Xtep, which listed in Hong Kong in June 2008, has like its listed peers witnessed “progressive improvements albeit mild to its retail sales since March,” Credit Suisse said in a note last week to investors.
The brokerage initiated non-rated coverage on the fashion-focused sportswear maker, saying that the Hong Kong-listed firm was a likely beneficiary of more affordable marketing campaigns.
Xtep is also the only sports proxy currently trading below its IPO price, suggesting it may be significantly undervalued.
“We note that to date among the Hong Kong-listed sports proxies, Xtep has continued to trade below its listing price,” Credit Suisse said.
Priced at 4.05 hkd or an implied FY08 price-to-earnings (P/E) ratio of 21.6 times slightly more than a year ago, post its listing in June 2008, Xtep has traded at an average price of 2.06 hkd over 2008. This works out to an implied valuation of 10.1 times FY08 P/E. Based on its last trading price of 3.89 hkd, Xtep is currently valued at 16.4 times FY09 and 13.4 times FY10 P/E.
After a June 28 meeting with management, the brokerage added that slower June sales over May for Xtep are expected and in line with its findings from other retailing proxies to date.
Credit Suisse said that based on data obtained from the 1,000 plus retail outlets (~20% of its retail network) that are directly managed by its 28 distributors, its lacklustre same-store sales (SSS) growth of less than 5% during Q2 2009 rebounded to more than 5% by April and May.
And recent sales improvement did not result from ratcheting up promotions or low-level price wars.
“More importantly, these improvements were reportedly not stimulated by more discounting and/or promotions. According to management, the intensity of discounting/promotions was actually more subdued during these two months.”
CS said its general sense from the checks with other retailing proxies to date also suggested that on a month-on-month basis, June admittedly is slower but with the distortions from a lower base in May 2008 that resulted in strong growth in May 2009, such a comparison is distorted.
“Like January and February this year, most deem it more appropriate to look at the average SSS for May and June to adjust for the distortions. Exact figures will be reported by the respective companies when they report their results over August and September.”
Costs of marketing mainstream sports brands versus fashion brands?
One of the notable differences between the mainstream sports brands and sports-inspired fashion brands like Xtep lies with the amount of advertising and promotional (A&P) spending.
Xtep’s (A&P) spending in 2008 stood at 260 mln yuan or 9.1% of its overall sales, Credit Suisse said.
in 2008, Li Ning had spent more than 1.1 bln yuan on A&P (17.5% of overall sales) while Anta’s total expenditure came up to 638.5 mln yuan (13.8% of overall sales).
“As highlighted by CFO Mr. Terry Ho, who was present at our meeting, the greater emphasis of Xtep on fashion essentially drives a lesser focus, but still keeping a presence, on sports association. Hence, it is notable that Xtep has, until 2009, had few, if any, sponsorships of sports teams and/or sports stars but its association with sports is mainly driven by sponsorship of major sports events and activities.
“It also seemingly focuses on entertainment marketing, where it buys airtime on popular entertainment channels in China, namely Hunan Satellite TV and Anhui Satellite TV and CCTV Sports for its commercials, as well as the sponsorship of high rating TV programmes.”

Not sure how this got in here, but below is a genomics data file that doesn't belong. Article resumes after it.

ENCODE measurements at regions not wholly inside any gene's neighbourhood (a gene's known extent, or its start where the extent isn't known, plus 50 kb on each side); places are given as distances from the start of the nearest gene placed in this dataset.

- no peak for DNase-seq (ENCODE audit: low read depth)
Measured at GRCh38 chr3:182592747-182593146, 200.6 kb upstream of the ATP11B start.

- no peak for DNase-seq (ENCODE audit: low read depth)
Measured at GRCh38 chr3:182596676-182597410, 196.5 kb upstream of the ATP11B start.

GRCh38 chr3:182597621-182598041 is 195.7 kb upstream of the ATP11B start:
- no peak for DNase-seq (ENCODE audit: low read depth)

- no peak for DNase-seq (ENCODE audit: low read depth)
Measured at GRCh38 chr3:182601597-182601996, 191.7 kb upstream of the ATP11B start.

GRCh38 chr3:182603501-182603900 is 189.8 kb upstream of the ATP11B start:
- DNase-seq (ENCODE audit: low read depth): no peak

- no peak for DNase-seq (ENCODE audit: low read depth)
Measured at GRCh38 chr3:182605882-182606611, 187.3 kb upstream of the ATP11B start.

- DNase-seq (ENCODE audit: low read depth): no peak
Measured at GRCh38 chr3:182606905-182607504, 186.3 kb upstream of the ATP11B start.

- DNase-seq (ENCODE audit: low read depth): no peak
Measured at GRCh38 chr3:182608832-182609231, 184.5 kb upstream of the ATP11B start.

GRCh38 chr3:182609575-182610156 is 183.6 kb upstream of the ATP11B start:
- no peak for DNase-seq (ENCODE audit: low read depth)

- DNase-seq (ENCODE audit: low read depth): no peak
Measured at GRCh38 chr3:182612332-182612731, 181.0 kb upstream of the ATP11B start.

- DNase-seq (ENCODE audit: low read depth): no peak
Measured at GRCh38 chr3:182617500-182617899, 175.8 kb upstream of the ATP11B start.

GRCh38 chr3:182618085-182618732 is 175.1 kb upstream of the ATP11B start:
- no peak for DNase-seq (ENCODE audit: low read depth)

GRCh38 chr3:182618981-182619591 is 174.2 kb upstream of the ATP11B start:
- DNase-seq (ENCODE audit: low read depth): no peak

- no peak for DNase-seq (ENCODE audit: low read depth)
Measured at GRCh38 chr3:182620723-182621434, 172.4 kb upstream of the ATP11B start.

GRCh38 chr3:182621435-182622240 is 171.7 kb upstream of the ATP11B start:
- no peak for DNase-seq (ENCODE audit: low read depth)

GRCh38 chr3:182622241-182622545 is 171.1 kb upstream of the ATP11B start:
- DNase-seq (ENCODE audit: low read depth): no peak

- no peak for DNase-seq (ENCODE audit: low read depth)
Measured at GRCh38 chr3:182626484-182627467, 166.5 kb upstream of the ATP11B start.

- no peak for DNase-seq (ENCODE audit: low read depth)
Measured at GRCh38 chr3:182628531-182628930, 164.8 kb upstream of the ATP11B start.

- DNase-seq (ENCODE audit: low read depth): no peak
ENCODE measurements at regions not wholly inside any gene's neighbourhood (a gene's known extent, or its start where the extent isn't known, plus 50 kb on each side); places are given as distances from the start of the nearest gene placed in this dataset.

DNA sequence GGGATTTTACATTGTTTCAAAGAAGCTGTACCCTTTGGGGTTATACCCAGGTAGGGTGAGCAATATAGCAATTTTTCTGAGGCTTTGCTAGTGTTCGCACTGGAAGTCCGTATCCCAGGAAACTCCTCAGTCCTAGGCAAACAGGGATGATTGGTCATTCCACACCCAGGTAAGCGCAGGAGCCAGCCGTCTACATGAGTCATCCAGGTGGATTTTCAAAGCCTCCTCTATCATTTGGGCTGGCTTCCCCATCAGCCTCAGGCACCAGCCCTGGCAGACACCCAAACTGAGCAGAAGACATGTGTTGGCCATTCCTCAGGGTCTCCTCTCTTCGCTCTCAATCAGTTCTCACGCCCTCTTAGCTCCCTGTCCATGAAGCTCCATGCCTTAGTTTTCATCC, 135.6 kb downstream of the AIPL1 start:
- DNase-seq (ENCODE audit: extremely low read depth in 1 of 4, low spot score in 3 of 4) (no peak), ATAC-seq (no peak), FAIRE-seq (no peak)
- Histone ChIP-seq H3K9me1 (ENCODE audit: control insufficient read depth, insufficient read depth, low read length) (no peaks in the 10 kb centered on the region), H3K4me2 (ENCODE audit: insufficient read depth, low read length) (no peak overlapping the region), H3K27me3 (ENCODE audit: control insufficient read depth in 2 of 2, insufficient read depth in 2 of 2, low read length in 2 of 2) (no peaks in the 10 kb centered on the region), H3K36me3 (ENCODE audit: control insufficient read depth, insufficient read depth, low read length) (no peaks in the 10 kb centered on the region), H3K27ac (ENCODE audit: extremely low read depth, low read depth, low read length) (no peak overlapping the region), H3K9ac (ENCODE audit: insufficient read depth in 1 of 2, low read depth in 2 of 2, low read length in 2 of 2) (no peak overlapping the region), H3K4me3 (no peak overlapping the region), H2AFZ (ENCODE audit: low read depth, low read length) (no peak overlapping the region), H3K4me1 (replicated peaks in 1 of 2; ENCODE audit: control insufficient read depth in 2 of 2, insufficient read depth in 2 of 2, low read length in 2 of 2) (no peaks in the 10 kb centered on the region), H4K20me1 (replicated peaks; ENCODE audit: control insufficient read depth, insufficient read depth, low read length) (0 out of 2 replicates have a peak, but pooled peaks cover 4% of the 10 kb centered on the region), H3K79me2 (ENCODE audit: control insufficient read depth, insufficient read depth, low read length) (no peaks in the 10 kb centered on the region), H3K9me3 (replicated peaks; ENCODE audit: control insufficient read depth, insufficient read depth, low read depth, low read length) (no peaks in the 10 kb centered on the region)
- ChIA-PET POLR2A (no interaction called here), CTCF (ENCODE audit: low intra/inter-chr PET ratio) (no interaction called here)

Credit Suisse said these are reportedly working well in the inner provinces of China, like Hunan, Hubei and Anhui where Xtep believes it takes the lead among its sports peers in terms of presence.
“Indeed, such marketing formats could better suit the tastes of local consumers especially if the level of sports-awareness remains comparatively lower. It would be interesting to monitor how such preferences will change over time. For the time being, such wide disparities in tastes, preferences and sports awareness in our view would likely facilitate the existence of a variety of brands.”
Credit Suisse said that as far as it was concerned, the jury was still out on what worked better in China’s sportswear space: hiring athletes or entertainment figures to be product spokespersons.
“We are of the view that concerted moves by the mainstream sports brands into the various sports can help facilitate the differentiation of their brands from others, particularly in the crowded Chinese market, if successful.
“On the other hand, the sustainability of buying airtime on popular TV channels, sponsorship of high rating TV programmes, endorsements by entertainment artistes versus sports stars by the more fashion-oriented needs to be monitored.”
Dividend plan of 50% feasible barring M&A activity
“Management appears committed to a 50% dividend payout in 2009, which based on consensus estimates, implies a 3% yield,” CS said.
As of end-2008, Xtep was sitting on net cash of two bln yuan, more than 82% of its net assets. This works out to an implied 0.80 hkd/share or 21% of its last trading price of 3.89 hkd.
“While not unlike its peers, who have all indicated they are on the lookout for M&A and/or alliances with foreign brands, such talks appeared to be in the early stages for Xtep. If none of the above occurs, management is looking at a dividend payout of at least 50% which would imply a dividend yield of some 3% at current trading levels.”
Xtep enjoyed a remarkable FY2008, with net profit surging 129% to 508 mln yuan, and top line growth of 110% to 2.9 bln yuan.
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